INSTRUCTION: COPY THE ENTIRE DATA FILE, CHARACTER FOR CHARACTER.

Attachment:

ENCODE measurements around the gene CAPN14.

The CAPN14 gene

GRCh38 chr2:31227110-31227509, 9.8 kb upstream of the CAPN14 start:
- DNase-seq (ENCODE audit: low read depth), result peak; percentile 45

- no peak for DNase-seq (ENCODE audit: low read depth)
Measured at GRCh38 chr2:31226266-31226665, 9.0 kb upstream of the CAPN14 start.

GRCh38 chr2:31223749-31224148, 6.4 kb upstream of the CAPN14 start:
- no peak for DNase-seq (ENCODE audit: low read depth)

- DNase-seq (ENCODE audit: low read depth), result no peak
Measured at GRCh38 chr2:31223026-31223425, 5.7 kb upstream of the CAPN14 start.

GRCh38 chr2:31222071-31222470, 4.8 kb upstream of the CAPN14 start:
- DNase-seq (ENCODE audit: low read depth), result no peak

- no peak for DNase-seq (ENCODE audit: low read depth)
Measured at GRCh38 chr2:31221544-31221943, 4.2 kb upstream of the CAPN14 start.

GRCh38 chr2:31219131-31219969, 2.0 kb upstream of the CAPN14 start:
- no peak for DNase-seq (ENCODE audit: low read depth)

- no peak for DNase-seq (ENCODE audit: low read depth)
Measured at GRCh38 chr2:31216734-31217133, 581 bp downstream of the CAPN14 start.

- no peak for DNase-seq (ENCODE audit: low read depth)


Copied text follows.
ENCODE measurements around the gene CAPN14.

The CAPN14 gene

GRCh38 chr2:31227110-31227509, 9.8 kb upstream of the CAPN14 start:
- DNase-seq (ENCODE audit: low read depth), result peak; percentile 45

- no peak for DNase-seq (ENCODE audit: low read depth)
Measured at GRCh38 chr2:31226266-31226665, 9.0 kb upstream of the CAPN14 start.

GRCh38 chr2:31223749-31224148, 6.4 kb upstream of the CAPN14 start:
- no peak for DNase-seq (ENCODE audit: low read depth)

- DNase-seq (ENCODE audit: low read depth), result no peak
Measured at GRCh38 chr2:31223026-31223425, 5.7 kb upstream of the CAPN14 start.

GRCh38 chr2:31222071-31222470, 4.8 kb upstream of the CAPN14 start:
- DNase-seq (ENCODE audit: low read depth), result no peak

- no peak for DNase-seq (ENCODE audit: low read depth)
Measured at GRCh38 chr2:31221544-31221943, 4.2 kb upstream of the CAPN14 start.

GRCh38 chr2:31219131-31219969, 2.0 kb upstream of the CAPN14 start:
- no peak for DNase-seq (ENCODE audit: low read depth)

- no peak for DNase-seq (ENCODE audit: low read depth)
Measured at GRCh38 chr2:31216734-31217133, 581 bp downstream of the CAPN14 start.

- no peak for DNase-seq (ENCODE audit: low read depth)